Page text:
The report, titled "Decoupling natural resource use and environmental impacts from economic growth," underscores that the world is running out of cheap and high quality sources of oil, copper and gold, and that these require rising volumes of fossil fuels and freshwater to produce.
12 May 2011: The UN Environment Programme (UNEP) International Resource Panel has released a report titled “Decoupling natural resource use and environmental impacts from economic growth.” The report was released on the sidelines of the 19th session of the Commission on Sustainable Development (CSD 19), which convened from 2-12 May 2011, in New York, US.
The report analyzes the concept of improving the rate of resource productivity faster than the economic growth rate, also known as “decoupling.” The report stresses the need for massive investment in technological, financial and social innovation, to freeze per capita consumption in wealthy countries and assist developing countries to identify a sustainable path. The report underscores that the world is running out of cheap and high quality sources of oil, copper and gold, and that these require rising volumes of fossil fuels and freshwater to produce.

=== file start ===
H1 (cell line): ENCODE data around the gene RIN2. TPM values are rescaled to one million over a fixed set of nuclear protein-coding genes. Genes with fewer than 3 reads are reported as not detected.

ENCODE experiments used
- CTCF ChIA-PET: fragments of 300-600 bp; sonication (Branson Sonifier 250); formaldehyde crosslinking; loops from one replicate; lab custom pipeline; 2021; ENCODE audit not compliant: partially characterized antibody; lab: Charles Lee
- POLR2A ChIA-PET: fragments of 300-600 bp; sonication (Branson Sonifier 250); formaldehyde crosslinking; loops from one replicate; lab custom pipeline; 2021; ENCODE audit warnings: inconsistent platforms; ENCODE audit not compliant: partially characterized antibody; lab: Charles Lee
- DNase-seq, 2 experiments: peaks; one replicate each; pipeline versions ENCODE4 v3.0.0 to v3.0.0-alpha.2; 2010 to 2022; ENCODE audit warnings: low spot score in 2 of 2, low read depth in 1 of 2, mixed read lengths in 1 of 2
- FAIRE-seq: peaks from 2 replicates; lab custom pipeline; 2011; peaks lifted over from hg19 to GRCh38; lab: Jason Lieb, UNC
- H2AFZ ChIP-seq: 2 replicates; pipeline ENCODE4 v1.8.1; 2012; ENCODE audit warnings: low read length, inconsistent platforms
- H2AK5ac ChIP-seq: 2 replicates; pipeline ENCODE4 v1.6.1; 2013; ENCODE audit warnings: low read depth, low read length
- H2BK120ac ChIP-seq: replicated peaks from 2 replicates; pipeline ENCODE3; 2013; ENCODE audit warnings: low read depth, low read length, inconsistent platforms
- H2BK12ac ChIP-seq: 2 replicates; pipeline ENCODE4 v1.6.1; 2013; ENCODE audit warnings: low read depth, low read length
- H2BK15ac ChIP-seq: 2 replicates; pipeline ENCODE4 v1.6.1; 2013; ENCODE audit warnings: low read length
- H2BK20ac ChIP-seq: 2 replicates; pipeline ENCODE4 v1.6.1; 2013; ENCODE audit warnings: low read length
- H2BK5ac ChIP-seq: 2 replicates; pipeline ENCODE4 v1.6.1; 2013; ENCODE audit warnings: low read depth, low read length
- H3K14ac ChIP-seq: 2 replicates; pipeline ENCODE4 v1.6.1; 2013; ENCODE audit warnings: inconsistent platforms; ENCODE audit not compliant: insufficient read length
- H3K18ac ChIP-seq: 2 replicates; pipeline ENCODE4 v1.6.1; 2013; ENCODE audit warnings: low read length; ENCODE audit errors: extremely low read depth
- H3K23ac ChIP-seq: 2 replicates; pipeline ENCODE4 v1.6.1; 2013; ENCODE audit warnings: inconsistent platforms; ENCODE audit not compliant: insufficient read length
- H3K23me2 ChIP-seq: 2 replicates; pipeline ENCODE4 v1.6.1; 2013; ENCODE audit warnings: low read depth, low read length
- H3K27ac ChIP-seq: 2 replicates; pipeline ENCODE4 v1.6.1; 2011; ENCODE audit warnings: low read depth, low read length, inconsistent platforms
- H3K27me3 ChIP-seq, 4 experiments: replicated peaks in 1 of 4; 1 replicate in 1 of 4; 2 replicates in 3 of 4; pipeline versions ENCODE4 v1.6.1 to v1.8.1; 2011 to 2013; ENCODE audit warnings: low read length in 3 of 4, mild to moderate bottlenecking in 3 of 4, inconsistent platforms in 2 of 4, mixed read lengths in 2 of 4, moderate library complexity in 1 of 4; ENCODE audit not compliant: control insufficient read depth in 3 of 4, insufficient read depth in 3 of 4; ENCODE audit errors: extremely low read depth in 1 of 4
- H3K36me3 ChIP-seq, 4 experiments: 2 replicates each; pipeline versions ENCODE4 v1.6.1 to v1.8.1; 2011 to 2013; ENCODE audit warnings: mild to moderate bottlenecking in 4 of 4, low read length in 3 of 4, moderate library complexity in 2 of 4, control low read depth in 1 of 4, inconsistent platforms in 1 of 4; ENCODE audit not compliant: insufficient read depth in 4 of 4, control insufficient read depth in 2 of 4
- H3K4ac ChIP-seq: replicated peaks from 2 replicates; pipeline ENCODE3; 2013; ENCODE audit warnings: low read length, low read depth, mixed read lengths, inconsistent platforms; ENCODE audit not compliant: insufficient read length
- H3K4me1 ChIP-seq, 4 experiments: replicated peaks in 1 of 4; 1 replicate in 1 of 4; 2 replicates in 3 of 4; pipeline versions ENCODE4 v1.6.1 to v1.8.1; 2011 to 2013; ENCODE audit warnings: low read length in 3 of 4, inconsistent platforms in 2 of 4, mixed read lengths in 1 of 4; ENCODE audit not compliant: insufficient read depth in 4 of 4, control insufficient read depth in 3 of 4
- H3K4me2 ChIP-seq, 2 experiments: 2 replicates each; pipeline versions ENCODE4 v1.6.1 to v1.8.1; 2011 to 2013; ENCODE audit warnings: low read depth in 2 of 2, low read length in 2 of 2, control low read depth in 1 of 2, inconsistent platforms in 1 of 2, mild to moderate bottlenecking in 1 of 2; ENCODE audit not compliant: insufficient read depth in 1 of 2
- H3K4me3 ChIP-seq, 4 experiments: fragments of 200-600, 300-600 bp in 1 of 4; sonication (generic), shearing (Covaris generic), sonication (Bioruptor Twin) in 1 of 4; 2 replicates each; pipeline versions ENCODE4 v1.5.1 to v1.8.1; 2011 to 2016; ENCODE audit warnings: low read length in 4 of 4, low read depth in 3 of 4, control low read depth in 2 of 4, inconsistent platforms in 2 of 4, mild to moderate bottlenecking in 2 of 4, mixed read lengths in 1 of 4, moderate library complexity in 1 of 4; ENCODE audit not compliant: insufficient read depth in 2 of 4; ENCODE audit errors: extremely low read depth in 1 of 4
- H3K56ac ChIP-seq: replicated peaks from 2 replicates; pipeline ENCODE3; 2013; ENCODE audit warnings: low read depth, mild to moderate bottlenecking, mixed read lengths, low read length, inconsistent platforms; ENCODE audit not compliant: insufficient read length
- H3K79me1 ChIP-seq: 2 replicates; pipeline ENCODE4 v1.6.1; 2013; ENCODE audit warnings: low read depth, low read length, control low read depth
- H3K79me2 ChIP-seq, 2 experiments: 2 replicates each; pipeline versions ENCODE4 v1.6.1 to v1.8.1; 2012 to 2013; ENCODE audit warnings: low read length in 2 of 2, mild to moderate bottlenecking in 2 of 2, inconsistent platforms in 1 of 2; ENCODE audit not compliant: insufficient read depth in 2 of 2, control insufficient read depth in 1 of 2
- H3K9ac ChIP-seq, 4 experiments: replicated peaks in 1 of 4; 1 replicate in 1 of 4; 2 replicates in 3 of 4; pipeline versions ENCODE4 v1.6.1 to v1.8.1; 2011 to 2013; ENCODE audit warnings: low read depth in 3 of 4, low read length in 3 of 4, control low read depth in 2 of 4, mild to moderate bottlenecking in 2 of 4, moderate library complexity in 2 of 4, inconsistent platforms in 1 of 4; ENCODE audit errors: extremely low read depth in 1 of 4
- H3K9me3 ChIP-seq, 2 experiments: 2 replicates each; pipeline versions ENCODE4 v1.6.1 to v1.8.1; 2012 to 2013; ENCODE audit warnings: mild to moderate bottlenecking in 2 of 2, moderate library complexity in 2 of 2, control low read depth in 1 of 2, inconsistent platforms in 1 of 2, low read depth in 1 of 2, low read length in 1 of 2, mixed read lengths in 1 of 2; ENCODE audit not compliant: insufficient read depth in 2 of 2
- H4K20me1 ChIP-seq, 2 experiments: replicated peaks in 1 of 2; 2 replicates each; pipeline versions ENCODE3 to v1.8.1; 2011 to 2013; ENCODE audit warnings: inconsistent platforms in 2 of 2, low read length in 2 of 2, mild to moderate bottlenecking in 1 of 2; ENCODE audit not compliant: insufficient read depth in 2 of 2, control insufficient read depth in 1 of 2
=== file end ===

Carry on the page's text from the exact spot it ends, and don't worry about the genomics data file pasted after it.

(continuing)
According to the report, the trend towards urbanization provide assistance in decoupling, noting that cities allow for economies of scale and more efficient service provision, including water delivery, housing, waste management and recycling, energy use and transportation.
The report also details progress in four countries where government policy supports decoupling, namely Germany, Japan, South Africa and China. [UNEP Press Release] [Publication: Decoupling Natural Resource Use and Environmental Impacts from Economic Growth]